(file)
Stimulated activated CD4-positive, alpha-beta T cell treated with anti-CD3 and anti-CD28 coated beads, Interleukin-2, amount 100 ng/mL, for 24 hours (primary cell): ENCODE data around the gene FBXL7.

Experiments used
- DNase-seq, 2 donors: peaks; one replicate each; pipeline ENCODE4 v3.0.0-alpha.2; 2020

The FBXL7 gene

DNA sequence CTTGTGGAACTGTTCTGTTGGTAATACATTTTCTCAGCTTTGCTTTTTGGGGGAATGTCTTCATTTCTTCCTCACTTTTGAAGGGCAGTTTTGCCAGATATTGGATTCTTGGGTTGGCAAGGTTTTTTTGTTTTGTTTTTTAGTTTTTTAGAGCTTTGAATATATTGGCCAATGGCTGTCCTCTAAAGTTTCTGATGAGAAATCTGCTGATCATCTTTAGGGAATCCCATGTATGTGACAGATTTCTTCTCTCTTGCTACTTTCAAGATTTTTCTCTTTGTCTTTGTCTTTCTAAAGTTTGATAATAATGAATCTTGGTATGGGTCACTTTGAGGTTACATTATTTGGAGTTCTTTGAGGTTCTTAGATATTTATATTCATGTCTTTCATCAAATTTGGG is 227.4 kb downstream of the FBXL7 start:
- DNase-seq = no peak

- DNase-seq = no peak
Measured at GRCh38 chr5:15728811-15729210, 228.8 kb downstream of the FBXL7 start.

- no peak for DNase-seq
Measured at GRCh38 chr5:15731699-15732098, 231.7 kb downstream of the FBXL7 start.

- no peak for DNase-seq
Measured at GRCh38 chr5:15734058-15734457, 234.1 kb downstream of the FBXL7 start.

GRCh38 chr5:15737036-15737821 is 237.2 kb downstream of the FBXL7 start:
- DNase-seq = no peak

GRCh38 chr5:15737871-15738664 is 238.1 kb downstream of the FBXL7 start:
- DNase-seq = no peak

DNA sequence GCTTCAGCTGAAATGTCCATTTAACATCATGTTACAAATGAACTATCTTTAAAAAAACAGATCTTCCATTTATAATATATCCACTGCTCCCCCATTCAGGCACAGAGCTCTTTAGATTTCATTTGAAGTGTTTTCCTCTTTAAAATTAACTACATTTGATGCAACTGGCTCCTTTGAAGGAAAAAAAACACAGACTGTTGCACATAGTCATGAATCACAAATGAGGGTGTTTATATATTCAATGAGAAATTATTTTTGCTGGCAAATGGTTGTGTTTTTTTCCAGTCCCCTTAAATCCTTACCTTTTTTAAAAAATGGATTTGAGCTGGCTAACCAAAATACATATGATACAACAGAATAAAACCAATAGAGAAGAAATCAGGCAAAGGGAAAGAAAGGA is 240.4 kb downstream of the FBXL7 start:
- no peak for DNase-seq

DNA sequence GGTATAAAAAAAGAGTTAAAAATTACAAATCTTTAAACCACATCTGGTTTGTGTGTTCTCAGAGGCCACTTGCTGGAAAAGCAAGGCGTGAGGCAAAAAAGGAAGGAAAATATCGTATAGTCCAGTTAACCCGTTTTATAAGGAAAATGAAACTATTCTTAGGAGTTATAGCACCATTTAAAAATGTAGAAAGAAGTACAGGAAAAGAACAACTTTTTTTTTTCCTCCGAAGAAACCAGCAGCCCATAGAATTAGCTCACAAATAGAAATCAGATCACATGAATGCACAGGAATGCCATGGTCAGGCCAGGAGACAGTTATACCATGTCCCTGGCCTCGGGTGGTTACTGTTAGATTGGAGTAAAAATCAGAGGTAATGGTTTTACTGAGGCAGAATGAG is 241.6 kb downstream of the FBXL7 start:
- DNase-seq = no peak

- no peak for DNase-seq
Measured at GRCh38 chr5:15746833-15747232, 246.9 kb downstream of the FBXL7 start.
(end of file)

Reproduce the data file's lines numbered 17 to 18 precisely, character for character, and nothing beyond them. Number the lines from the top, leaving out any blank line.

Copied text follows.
DNA sequence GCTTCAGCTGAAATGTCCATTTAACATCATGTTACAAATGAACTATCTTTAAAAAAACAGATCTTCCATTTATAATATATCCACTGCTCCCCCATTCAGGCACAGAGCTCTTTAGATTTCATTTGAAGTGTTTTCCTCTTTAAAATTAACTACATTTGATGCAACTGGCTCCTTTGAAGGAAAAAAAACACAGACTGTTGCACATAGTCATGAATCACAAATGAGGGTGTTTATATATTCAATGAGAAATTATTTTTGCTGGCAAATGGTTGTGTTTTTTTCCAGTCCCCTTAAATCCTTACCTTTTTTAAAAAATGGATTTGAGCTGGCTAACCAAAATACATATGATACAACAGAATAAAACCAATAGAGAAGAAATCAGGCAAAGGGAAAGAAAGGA is 240.4 kb downstream of the FBXL7 start:
- no peak for DNase-seq